Connie Gerety-Quinn has not ruled out running for Fianna Fáil again despite seeing her general election hopes fall short.
Mrs Gerety-Quinn, a first-time candidate, was eliminated on Monday after a recount left her 40 votes behind nearest rival and outgoing TD James Bannon.
The mother of three said she was “terribly proud” of the decision almost 4,500 people took to give her their first preference votes last Friday.
She admitted the past number of months had been a steep learning curve for her but one she was immensely proud of.
“I am terribly proud of the vote I got with limited resources and against all the odds I feel it was a great endorsement by the people of Longford,” she said.
Her reference to those challenges had a lot to do with the Carrickedmond native's initial nomination as a general election candidate last October.
The controvery surrounding her nomination has been well-documented at this stage.
Speaking in the immediate aftermath of her electoral defeat on Monday evening, she admitted the fallout had hindered her chances.
“Had I had that full support I believe I could have been pushed over the line not just today but maybe two days ago and that's regretful not for me personally, but for Longford,” she confided.
“I said all along this is not about personal egos, this is about Longford.”
Ms Gerety Quinn, while cautious not to name names, likened the saga to climbing a ladder with “someone hanging out of your legs”.
“I did have a baptism of fire and I did have a rough ride from start to finish but I have ran a very honest campaign and I have had really good, decent people row in behind me,” she said.
“I am terribly proud and I am so pleased the people did row in behind me.”
And in a candid insight into the personal toll it inflicted, Ms Gerety Quinn played down assumptions that have been made over her own character.
“A lot of people might have regarded me as a very strong person,” she added.
“I am not. I am not that person but I had a belief that there was a purpose to the decision I made and while that purpose may not be reflected today I believe it will in the future.”
She also spoke at length about the catalyst for her eventual nomination - Ireland's newly-enforced gender quota laws.
It's anticipated that a record number of women will form part of the new Dáil when it reconvenes next Thursday.
The National Women’s Council of Ireland believes the quota system has already initiated change in the “culture of political parties” and the way they operate.
It's a debate Ms Gerety-Quinn linked to her own travails as a first time candidate.
“It's all about belief in the candidate and I am really flattered that people have shown they have that belief in me.
“The gender quota emerged because it was apparent that the culture within politics was not conducive to encouraging women.
“I have seen that and seen how difficult it has been for me personally but also in terms of ensuring other areas like family, children are taken care of,” she said.
There were messages of appreciation issued too.
Her husband, Joe, her three children and dedicated band of supporters were given special mention.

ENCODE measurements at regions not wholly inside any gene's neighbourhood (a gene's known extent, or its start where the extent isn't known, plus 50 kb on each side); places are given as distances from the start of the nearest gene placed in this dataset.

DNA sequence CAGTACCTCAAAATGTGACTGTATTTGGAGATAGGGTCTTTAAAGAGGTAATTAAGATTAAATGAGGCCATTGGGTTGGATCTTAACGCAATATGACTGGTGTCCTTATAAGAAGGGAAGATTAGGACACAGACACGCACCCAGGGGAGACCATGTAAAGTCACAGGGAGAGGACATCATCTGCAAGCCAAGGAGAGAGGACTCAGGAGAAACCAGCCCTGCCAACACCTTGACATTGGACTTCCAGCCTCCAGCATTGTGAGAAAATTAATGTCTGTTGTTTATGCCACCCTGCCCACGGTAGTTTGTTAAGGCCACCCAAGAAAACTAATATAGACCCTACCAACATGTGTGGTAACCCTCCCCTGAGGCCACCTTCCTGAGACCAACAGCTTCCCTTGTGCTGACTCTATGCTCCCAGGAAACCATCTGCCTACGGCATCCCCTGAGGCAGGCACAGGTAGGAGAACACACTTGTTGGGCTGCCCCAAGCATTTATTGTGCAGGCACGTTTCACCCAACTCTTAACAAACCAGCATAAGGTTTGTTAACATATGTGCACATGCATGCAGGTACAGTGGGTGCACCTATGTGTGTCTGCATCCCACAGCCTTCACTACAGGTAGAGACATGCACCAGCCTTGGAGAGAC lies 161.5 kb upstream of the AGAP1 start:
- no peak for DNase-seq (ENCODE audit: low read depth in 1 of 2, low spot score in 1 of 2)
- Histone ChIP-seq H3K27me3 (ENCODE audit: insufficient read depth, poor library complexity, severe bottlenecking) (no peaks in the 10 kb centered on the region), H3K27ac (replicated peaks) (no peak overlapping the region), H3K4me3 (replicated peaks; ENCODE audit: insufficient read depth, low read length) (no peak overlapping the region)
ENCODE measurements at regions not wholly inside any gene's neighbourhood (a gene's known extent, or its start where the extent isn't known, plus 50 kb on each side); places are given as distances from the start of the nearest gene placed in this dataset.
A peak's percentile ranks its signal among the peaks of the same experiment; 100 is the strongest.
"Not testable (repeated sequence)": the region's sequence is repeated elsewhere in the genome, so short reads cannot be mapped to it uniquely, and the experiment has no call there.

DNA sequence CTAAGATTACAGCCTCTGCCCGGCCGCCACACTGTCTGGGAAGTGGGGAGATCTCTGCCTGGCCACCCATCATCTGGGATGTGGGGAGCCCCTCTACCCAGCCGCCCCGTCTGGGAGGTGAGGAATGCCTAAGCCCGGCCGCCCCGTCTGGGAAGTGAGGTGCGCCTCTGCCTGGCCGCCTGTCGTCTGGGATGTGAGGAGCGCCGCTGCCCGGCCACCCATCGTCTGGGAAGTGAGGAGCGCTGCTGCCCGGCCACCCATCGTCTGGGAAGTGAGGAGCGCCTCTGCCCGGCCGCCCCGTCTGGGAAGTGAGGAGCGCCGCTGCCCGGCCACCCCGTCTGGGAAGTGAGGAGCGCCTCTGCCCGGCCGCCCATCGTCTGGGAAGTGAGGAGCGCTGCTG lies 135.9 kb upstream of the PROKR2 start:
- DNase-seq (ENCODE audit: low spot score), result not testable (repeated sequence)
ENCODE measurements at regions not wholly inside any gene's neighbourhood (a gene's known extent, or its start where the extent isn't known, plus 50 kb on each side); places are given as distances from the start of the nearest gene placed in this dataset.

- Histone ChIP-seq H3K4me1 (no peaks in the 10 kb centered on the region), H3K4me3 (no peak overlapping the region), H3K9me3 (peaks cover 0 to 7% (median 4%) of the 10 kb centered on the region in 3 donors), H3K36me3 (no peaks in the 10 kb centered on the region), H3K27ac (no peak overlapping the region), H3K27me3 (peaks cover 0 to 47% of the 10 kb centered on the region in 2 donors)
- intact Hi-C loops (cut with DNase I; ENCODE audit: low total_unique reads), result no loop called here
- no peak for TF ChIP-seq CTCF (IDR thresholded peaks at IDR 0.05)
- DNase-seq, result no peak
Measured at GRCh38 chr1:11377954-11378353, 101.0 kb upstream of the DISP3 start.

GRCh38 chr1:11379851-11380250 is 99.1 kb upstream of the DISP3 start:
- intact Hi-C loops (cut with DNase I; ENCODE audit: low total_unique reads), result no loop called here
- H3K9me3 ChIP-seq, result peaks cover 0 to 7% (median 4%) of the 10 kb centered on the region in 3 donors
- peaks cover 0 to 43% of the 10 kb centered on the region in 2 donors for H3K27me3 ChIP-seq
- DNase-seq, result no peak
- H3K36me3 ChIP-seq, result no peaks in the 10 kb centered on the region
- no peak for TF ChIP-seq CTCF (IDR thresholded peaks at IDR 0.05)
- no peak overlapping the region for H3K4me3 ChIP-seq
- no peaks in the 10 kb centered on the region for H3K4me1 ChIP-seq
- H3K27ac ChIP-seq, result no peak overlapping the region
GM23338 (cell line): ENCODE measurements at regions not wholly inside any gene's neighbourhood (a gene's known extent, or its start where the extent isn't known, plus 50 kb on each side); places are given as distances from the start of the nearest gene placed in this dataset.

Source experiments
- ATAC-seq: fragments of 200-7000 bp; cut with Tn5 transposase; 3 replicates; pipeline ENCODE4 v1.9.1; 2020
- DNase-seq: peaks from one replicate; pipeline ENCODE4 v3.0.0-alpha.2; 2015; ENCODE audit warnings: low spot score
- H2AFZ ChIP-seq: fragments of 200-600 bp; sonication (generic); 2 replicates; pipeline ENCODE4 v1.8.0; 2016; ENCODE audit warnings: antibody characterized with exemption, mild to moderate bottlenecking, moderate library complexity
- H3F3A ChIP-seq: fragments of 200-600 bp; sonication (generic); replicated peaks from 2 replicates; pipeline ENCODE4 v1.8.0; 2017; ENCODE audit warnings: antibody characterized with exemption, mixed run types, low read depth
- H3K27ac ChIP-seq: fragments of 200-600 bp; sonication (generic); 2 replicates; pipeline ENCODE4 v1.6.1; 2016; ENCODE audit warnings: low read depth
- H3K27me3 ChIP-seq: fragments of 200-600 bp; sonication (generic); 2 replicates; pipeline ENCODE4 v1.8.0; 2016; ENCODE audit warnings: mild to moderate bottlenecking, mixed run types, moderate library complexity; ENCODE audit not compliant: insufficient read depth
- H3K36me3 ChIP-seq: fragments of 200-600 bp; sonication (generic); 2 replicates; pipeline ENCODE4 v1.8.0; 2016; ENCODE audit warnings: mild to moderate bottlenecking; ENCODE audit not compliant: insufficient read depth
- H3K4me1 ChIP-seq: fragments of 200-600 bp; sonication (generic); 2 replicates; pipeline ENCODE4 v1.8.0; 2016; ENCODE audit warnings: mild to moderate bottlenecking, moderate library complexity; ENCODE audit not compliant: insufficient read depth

“ I have had really, good decent people row in behind me. I am terribly proud and I am so pleased the people did row in behind me,” she said.
She was full of praise for the man she said was behind her party's return from the political abyss - Micheál Martin.
As she explained her reasons for first joining the party, Ms Gerety Quinn said her motivations were stirred by what she believed was an ever deepening gulf between urban and rural Ireland.
“A lot of people did feel, as I did, that there was a clear disconnect and that decisions were made on our behalf which certainly were not always to our better good. We have to bridge that divide,” she said.
“My strength in Fianna Fáil increased considerably after they absolutely reached an all time low and I did see how energy could be injected back into it. I felt, as with anything, when you have reached the lowest point there is only one way you can go.
“With work and a lot of effort put in by our leader Micheal Martin to keep the ship afloat at great personal cost, to that end he deserves to be acknowledged.”
Her biggest regret, she lamented, was not the controversy that marred her nomination or her failure to secure election to the 32nd Dail, but the decision by 6,000 Longford voters to send their 'number ones' to Westmeath-based candidates.
“ I think that is utterly awful, not for me, obviously, but for Longford,” she remarked.
“We are consistently talking about the lack of business and investment and opportunity and yet we have so many votes gone out of the county.
“ I just think that beggars belief and it makes you wonder where is the loyalty, what is it all about? It is really people speaking out of two sides of their mouth that they could actually send so many votes out of Longford.”
As for her own future aspirations, she talks of being a “conduit for Longford” should the county be left with no TD for the first time in its history.
“Am I bitten by the bug? I suppose I felt I had purpose in putting myself forward initially and in standing my ground as well.”
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